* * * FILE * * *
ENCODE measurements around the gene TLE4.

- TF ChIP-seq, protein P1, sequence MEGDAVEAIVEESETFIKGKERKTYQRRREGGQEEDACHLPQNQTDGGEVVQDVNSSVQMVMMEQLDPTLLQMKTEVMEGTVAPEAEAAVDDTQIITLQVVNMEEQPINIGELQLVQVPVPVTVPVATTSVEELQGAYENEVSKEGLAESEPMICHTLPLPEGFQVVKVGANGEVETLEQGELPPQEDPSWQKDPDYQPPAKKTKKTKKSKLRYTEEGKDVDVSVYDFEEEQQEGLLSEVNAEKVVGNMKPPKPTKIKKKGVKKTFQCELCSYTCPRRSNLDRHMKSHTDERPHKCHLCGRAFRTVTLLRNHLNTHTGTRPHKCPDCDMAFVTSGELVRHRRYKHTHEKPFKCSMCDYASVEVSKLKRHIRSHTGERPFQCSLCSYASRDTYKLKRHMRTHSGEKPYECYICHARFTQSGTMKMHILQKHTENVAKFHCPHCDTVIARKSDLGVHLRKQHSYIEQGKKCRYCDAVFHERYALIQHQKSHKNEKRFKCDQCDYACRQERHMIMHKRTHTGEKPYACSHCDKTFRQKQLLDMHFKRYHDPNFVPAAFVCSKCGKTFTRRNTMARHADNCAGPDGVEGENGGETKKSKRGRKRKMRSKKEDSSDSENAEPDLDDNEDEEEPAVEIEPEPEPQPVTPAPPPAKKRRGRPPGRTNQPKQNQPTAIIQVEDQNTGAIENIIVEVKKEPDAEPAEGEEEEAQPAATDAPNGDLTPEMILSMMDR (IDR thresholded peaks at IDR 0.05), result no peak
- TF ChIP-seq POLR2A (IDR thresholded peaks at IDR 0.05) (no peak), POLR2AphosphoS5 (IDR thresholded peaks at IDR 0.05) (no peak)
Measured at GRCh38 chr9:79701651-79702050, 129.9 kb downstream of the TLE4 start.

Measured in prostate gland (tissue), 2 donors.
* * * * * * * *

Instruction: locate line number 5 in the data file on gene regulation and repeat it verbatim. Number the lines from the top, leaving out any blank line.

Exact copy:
Measured in prostate gland (tissue), 2 donors.